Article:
By Molly Snyder Senior Writer Published Mar 14, 2015 at 5:06 AM

When Ellen Censky started working at the Milwaukee Public Museum (MPM) in 2008, plans for the "Crossroads of Civilization" exhibit, which opens March 15, were already on the docket.

"We didn’t know exactly how or when we were going to do it," says Censky, who is the MPM’s senior vice president / academic dean. "But we knew it was a topic and timeframe of great interest."

"Crossroads of Civilization" is the MPM's first new permanent exhibition in more than a decade and offers a glimpse of ancient Asia, Africa and Europe, spanning over 5,000 years, as societies grew and developed architecture, communication, social activities, belief systems, complex economies and military tactics.

The concept was originally included in an exhibit called "Temples, Tells & Tombs" which closed in 2008 and is now showcased in the 4,000-square foot space that originally housed the education offices – now on the first floor.

To prepare for the exhibit, extensive research, including multiple focus groups, was conducted.

One of the focus groups included about 20 middle school teachers from public and private schools in Milwaukee and beyond.

In 2011, the MPM sent out an email to a large group of teachers, inviting them to participate in an unpaid, three-hour focus group. Kids study the information presented in the exhibit during middle school which is why primarily teachers of this grade level were recruited.

The MPM hired an outside company to conduct the focus group.

"We wanted the teachers to speak candidly and so no one from the museum was at the focus group meeting," says Censky. "We were obviously very interested in what they were saying, but didn’t want to influence their responses in any way."

The teachers were asked to develop an ancient civilizations lesson plan prior to the focus group that provided one idea or message that they wanted their students to take away from the unit. These lesson plans helped the museum understand what and how to present the information so it would be valuable and useful to teachers and kids – as well as interesting to the general public.

The MPM, which hosts about 100,000 kids every year, also conducted individual interviews with families and hosted a second focus group with senior citizens.

"Seniors are another demographic that’s growing. They are coming to the museum more, often bringing their grandchildren," says Censky.

Last week, the MPM invited educators to attend the nearly finished exhibit and provide feedback.

"What they had to say was very positive," says Censky. "One of the valuable aspects of this exhibit is that it’s permanent, so teachers can develop lesson plans that they can use for more than one year which isn't the case with traveling exhibits."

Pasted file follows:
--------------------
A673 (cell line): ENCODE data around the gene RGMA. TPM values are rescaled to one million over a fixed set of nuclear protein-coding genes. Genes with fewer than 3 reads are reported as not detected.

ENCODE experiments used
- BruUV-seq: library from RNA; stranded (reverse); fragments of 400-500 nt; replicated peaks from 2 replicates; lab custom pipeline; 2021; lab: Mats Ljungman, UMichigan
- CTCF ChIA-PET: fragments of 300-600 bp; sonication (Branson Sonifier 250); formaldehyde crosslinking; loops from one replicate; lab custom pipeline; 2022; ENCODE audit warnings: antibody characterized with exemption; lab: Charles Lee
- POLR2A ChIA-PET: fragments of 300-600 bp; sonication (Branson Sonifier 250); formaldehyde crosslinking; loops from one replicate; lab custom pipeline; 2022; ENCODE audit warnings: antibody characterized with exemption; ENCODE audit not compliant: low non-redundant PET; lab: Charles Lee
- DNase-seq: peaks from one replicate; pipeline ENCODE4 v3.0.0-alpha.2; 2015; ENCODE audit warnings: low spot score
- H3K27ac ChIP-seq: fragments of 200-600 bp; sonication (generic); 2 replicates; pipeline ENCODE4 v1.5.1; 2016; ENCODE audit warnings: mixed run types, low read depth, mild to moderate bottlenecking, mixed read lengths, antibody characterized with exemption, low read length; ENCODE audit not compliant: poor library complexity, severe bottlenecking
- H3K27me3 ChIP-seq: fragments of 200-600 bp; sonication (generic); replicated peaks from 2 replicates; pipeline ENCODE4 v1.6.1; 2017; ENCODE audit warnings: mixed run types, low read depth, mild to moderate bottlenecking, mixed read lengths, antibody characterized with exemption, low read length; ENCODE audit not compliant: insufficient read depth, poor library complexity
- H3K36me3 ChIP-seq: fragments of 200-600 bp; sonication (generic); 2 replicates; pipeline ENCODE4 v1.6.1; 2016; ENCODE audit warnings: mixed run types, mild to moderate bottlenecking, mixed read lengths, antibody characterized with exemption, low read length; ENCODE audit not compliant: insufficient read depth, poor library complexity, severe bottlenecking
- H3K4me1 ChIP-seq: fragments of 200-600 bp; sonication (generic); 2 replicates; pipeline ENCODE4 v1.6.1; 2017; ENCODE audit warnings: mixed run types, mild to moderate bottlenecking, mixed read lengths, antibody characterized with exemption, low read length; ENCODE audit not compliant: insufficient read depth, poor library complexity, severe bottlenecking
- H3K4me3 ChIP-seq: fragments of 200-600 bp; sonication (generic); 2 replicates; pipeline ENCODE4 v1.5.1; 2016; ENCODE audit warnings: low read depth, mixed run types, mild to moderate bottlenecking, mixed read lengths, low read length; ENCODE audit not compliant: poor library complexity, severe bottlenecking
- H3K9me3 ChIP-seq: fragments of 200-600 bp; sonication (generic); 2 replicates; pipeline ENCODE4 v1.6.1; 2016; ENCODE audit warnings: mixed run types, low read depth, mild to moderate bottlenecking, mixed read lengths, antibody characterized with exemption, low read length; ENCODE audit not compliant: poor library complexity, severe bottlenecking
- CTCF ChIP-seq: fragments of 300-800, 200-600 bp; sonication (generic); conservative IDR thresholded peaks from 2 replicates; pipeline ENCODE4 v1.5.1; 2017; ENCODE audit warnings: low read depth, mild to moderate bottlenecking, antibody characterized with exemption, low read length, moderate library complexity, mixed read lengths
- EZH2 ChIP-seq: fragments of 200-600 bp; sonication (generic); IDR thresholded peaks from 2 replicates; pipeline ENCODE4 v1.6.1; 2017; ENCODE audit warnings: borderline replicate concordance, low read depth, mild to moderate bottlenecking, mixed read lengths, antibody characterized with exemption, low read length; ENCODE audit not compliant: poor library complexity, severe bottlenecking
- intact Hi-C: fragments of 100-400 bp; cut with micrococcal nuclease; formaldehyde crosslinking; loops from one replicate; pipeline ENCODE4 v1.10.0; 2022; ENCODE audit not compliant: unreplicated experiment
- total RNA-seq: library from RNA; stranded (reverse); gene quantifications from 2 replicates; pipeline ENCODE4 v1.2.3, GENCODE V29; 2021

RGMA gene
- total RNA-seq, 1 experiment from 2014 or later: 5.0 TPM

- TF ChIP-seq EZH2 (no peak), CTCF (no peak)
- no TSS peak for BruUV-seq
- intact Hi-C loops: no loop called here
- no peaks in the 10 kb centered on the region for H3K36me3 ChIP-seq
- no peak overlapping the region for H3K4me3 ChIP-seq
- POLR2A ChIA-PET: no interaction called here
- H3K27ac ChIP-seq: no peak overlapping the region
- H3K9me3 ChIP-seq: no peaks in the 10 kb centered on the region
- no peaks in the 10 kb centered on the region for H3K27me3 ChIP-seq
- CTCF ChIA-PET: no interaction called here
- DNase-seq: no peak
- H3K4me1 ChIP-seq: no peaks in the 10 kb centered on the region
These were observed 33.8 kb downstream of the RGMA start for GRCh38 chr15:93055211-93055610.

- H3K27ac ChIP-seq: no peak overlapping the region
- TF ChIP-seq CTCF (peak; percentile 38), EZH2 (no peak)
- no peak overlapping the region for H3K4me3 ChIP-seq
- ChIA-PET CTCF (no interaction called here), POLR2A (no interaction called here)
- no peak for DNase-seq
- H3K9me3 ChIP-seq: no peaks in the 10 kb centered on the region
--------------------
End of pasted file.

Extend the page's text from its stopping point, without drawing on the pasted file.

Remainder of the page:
The interactive aspect of "Crossroads" is one of the exhibit’s strongest offerings – especially for kids.

"The younger generation is so used to using computers and iPads and cell phones that this is expected of all museums in the 21st century," says Censky.

Interactive offerings include a 30-foot touch-screen timeline divided into three regions: the Near East, the Mediterranean and Egypt from 3500 BCE to 500 CE. Visitors can also "fly" through an Egyptian temple, virtually unwrap a mummy, watch the expansion and contraction of the civilizations through an interactive map and watch videos about the making of the exhibit and more.

Teachers also responded that they appreciated how the exhibit intertwines histories of civilizations.

"Through the exhibit, kids – and adults – learn what’s happening in different parts of the world at the same time in history," says Censky. "Often we are taught about one place at a time and the information is isolated a

nd unconnected to the rest of the world at the time."

Although "Crossroads" is a state-of-the-art exhibit, Censky says this is nothing new for the MPM. In the museum world, there is a revered "Milwaukee style" that is referred to because the MPM has always offered an immersive environment that provides an experience to visitors that takes them to a different place and time.

The MPM has also always been known as an interactive museum.

"We think of ‘interactive’ these days as something that includes technology," says Censky. "But the museum was the first in the nation to add the rattlesnake button 40 years ago. This is a form of interactivity as well as a secret that everybody wants to get in on. Once you press the snake button, you become part of that club. It’s really something special."

Molly Snyder started writing and publishing her work at the age 10, when her community newspaper printed her poem, "The Unicorn.” Since then, she's expanded beyond the subject of mythical creatures and written in many different mediums but, nearest and dearest to her heart, thousands of articles for OnMilwaukee.

Molly is a regular contributor to FOX6 News and numerous radio stations as well as the co-host of "Dandelions: A Podcast For Women.” She's received five Milwaukee Press Club Awards, served as the Pfister Narrator and is the Wisconsin State Fair’s Celebrity Cream Puff Eating Champion of 2019.